This section is relevant to developers who want to contribute extensions and features to the core RiveScript scripting language. This means you want to add a feature to RiveScript that results in a syntax change in the RiveScript documents, and which will need to be implemented in the first-party RiveScript libraries.
Before making a feature request, you should understand the goals of RiveScript and what its intended scope is.
The goals and scope of RiveScript:
Use the Unix Philosophy: "A program should do one thing and do it well." RiveScript is designed to be a minimal "black box" reply engine for writing a chat bot. This is in stark contrast to most implementations of AIML, in which an Alicebot tends to be a full application out of the box including configuration, a user interface of some kind (whether a built-in web server, client connections to instant messenger platforms, or a desktop graphical UI), and so on.
Alicebots tend to be difficult to separate from their AIML parsing/replying code, and one of RiveScript's goals is to avoid that and keep the core module lightweight and simple.
The language should be easy to parse. One of RiveScript's goals was to be
extremely easy to develop a parser for it. Again, this is in contrast to AIML
which is a non-structured XML language that many developers find difficult to
write effective parsers for in many programming languages. RiveScript is a
plain text, line-delimited language that can be parsed using simple
operations and regular expressions.
RiveScript's behavior should be consistent across implementations. As much as possible, all of the RiveScript implementations in any programming language should support the same feature set (per the Working Draft) and bots running on them should behave the same.
Occasionally the implementations may drift apart due to varying popularity in programming languages and contributions from outside developers, but these features should be additive in nature (going above and beyond the Working Draft spec) and not change core behaviors that would cause a RiveScript personality to behave differently depending on programming language.
The RiveScript personality should maintain full control of itself. The RiveScript language provides features for a bot personality (a collection of RiveScript source documents) to fully describe itself and its configuration. For example, bot variables (like the bot's name, age and location) are defined in RiveScript source code, as well as substitution patterns and how multi-line commands are concatenated together.
This, again, is in contrast to Alicebots which tend to store configuration in
a separate location from the AIML reply files. With RiveScript, it should
remain possible to just take a directory full of
*.rive files from one
program to another (even across different programming languages) and have the
bot personality behave identically with regards to how it modifies user messages
(substitutions), how its triggers match users' messages, and how its replies
are formatted (with regards to
^Continue commands when a reply needs to
span multiple lines in source code).
Here are some examples of feature requests that I declined to add to the core RiveScript language or its implementations:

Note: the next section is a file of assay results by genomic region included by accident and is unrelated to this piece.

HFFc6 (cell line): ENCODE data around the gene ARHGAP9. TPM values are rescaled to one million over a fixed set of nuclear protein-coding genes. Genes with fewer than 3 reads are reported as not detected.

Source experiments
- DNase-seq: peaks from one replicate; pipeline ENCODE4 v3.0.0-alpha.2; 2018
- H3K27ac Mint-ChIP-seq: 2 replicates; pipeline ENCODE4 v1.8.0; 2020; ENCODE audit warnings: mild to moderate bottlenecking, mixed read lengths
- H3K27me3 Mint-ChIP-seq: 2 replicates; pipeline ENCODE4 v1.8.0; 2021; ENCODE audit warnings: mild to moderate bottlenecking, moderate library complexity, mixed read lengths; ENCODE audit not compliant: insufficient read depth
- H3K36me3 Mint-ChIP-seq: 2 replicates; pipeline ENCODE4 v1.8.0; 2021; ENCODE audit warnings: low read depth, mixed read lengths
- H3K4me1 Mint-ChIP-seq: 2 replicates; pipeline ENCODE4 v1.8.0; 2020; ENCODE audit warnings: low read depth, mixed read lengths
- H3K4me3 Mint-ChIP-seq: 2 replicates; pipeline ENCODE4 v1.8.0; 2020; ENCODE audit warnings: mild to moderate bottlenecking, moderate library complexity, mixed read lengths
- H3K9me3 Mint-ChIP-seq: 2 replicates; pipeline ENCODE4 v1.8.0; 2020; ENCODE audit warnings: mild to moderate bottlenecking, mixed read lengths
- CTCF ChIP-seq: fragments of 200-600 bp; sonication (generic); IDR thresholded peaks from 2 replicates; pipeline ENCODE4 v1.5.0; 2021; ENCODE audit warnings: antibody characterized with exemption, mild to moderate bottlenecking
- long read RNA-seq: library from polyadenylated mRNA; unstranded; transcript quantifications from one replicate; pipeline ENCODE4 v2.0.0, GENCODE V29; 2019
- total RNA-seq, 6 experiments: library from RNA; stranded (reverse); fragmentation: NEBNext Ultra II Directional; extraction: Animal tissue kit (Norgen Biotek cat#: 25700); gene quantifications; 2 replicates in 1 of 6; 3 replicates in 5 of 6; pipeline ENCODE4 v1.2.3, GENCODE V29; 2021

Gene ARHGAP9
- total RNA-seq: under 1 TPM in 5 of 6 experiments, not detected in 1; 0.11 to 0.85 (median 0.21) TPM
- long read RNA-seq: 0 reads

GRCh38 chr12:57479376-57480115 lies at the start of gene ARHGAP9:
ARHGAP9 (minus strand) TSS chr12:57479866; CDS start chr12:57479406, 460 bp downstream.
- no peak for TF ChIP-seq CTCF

Sentence splitting. Alicebots all have sentence splitting built in
(separating your input message into an array of sentences using the
punctuation characters such as
. ; ! ?). RiveScript won't purport to define
what a sentence is or how they should be split, and this is extremely trivial
to implement on your own anyway (split into an array, loop over it and get one
reply for each sentence, join the replies into an output string).
MySQL or any other database system. The core libraries will not ship with built-in support for any particular database engine; this is outside the scope of RiveScript and should be implemented by the chatbot developer.
All of the RiveScript implementations provide methods to export and import user variables as JSON-serializable data structures, so you can use these methods and persist data in any way that you wish.
Note that there may be "official" drivers to support databases included in the source code repository of some RiveScript implementations, but these are shipped as separate, optional, packages. This decision is related to RiveScript's goal of being small and lightweight; for example, if the core library supported a bunch of database engines, then users installing the library would necessarily have to install dependencies for MySQL, Redis, PostgreSQL, MongoDB, or insert your favorite DBM here regardless of whether they wanted them or not.
By keeping database engines out of the RiveScript core, the library can stay small, with minimal dependencies, and without any opinions.
Examples should follow these guidelines:
slack-clientfrom NPM, and it keeps track of it in its own
This section outlines the programming style of each of the primary implementations of RiveScript. This section is relevant to any software developers who want to add features or fix bugs within the first-party implementations of the RiveScript Interpreter.
In general, use the best practices for the particular programming language, for example perlstyle for Perl, and PEP 8 for Python. Also, check the style of the existing code and follow it with any new code you write.
It is advised that you configure your text editor to show invisible characters, such as tabs vs. spaces when indenting your code. Also, make sure that you remove any trailing whitespaces at the ends of the lines of code.
NAMES_LIKE_THISfor constant values.
gofmtcommand before submitting any pull requests.
The primary implementations of RiveScript are all managed by the Git version control system and are hosted on GitHub at the following addresses:
The procedure to contribute a code change is as follows: